Pentagon urges Congress to keep Guantanamo open

WASHINGTON, May 9 (Reuters) - The Pentagon on Wednesday urged Congress to avoid an early closing of the U.S. military prison in Cuba, despite widespread recognition that the infamous jail has eroded U.S. standing in the world.

Defense officials told the U.S. House of Representatives that it could take about three years to try 60 to 80 Guantanamo Bay inmates identified as terror suspects who could be successfully prosecuted on war crimes charges before military tribunals.

Others from among a current prison population of 385 inmates would also require years to gain release or be transferred into the custody of their home countries.

Although President George W. Bush and Defense Secretary Robert Gates have both expressed a desire to close the prison, officials appearing before a House Appropriations subcommittee suggested closure would be a long-term project with a range of nettlesome legal and security issues to be resolved.

"Neither the president nor the secretary has said we're going to close it tomorrow," said Joseph Benkert, principal deputy assistant defense secretary for global security affairs.

"There are no readily available facilities to take these guys," he added, stressing that the administration has no timeline or proposal for shutting the jail.

The prison at the U.S. naval station at Guantanamo, which has housed about 775 terrorism suspects since it opened in early 2002, has been condemned worldwide as an affront to human rights because most inmates are held without charge.

"This has been completely tainted worldwide," said Rep. John Murtha, the Pennsylvania Democrat who chaired the panel.

Benkert and other officials including Guantanamo prison commander, Navy Rear Adm. Harry Harris, spoke as two House Democrats separately introduced a bill calling for the prison to be closed within a year.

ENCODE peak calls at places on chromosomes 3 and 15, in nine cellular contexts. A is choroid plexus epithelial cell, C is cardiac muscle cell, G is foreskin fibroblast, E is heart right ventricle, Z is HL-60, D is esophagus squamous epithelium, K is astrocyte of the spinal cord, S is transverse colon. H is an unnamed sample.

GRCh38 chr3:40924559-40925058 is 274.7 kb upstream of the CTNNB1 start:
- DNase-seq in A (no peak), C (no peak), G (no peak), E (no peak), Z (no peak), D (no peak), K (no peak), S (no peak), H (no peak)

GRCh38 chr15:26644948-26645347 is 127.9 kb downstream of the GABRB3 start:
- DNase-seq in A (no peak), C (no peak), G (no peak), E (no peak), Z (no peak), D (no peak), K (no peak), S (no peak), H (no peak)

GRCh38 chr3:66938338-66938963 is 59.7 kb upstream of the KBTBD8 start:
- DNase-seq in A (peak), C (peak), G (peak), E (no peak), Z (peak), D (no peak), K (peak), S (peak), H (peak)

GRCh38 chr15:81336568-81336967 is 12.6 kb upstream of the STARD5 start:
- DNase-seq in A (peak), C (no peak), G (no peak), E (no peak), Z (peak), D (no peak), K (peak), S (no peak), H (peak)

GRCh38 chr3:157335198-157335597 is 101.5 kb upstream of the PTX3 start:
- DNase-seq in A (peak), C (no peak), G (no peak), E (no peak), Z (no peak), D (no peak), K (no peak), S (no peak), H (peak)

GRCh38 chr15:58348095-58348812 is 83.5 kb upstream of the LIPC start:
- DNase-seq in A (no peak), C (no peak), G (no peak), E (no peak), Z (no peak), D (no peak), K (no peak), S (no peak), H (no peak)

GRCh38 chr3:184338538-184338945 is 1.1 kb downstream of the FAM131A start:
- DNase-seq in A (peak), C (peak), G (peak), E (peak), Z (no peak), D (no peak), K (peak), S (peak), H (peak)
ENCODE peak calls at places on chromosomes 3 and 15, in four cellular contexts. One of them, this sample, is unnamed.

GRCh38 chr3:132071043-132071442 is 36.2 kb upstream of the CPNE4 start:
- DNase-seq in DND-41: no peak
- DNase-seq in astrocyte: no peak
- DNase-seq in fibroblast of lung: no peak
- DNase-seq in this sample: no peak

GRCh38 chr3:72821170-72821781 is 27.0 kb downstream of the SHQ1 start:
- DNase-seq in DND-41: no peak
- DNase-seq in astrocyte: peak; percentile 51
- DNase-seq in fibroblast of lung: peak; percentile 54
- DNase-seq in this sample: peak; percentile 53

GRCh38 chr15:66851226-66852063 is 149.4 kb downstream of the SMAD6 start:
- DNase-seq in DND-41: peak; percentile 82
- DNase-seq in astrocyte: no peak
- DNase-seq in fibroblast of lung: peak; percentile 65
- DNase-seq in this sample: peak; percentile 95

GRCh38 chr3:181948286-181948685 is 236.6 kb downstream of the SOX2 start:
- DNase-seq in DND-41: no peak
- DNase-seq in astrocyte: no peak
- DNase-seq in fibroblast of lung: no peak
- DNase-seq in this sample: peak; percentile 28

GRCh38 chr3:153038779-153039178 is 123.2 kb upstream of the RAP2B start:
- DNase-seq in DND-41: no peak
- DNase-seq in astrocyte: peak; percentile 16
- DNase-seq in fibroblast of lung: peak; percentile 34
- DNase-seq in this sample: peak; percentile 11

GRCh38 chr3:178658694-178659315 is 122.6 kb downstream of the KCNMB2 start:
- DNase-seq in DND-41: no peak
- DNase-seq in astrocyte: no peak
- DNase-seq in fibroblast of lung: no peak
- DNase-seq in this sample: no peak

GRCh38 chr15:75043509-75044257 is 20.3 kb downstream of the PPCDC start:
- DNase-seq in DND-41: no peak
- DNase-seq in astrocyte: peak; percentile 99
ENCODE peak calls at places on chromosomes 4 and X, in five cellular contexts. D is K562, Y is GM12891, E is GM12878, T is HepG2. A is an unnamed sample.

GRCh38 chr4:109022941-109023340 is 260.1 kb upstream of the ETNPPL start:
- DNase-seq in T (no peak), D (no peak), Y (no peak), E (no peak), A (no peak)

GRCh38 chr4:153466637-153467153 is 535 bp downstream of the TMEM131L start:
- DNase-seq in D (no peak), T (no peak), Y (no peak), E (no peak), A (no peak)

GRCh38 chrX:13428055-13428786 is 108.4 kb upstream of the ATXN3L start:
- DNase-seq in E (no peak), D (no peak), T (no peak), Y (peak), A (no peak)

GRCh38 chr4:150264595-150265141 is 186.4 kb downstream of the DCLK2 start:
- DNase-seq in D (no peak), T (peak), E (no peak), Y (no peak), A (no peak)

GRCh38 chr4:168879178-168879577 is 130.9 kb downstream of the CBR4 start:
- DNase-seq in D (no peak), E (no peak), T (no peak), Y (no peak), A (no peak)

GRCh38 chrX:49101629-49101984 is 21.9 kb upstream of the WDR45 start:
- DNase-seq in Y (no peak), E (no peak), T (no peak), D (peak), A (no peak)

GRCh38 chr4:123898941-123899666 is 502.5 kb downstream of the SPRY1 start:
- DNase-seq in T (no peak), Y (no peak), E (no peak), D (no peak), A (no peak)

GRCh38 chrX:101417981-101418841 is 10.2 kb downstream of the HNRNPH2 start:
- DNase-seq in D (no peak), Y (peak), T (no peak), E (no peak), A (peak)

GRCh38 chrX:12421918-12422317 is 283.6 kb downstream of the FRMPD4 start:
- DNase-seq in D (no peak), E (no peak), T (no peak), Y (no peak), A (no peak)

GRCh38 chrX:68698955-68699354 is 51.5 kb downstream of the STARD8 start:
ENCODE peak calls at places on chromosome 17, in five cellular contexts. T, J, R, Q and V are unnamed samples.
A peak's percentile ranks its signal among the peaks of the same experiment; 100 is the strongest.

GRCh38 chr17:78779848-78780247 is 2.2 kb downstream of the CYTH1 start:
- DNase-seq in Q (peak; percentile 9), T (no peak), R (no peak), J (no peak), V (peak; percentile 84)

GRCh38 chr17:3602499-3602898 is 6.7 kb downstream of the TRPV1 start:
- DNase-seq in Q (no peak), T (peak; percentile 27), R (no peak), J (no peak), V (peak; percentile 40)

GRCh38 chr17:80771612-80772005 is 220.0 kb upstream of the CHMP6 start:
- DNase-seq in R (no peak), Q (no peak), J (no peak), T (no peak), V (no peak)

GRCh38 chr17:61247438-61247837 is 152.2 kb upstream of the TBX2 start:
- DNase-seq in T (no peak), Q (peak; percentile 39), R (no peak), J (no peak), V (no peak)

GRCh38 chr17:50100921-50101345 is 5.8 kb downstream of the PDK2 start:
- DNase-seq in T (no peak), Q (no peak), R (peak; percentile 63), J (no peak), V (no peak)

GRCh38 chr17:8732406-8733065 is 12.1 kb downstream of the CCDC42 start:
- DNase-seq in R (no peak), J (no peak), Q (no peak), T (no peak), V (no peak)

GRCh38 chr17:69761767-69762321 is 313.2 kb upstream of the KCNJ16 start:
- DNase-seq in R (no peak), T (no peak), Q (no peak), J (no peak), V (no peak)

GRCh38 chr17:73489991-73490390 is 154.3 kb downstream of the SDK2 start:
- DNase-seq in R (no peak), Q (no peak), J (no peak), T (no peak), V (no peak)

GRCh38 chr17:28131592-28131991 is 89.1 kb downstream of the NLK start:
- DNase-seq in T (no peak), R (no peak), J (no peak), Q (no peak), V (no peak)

Defense officials sought to bolster the prison's image, saying 95 percent of detainees are connected to al Qaeda, the Taliban or their associates and more than 70 percent have had a role in attacks on U.S. or coalition forces.

"Our critics would say that those we're holding are farmers, cooks or other types of noncombatants. I think if you look at the classified records, they tell a different story," Benkert said.

They warned that early closure could threaten security, saying 30 of about 390 Guantanamo detainees already released or transferred have rejoined Islamist militant comrades fighting against U.S. interests.

Democrats were skeptical that detainees could not easily be tried on U.S. soil or that inmates, the bulk of whom have been held for years, remain a source of vital intelligence.

Murtha openly ridiculed an assertion by Daniel Dell'Orto, the Pentagon's principal deputy general counsel, that closing the Guantanamo Bay jail would "cripple" the U.S. intelligence effort against terrorism.

"This is beyond my belief," Murtha said.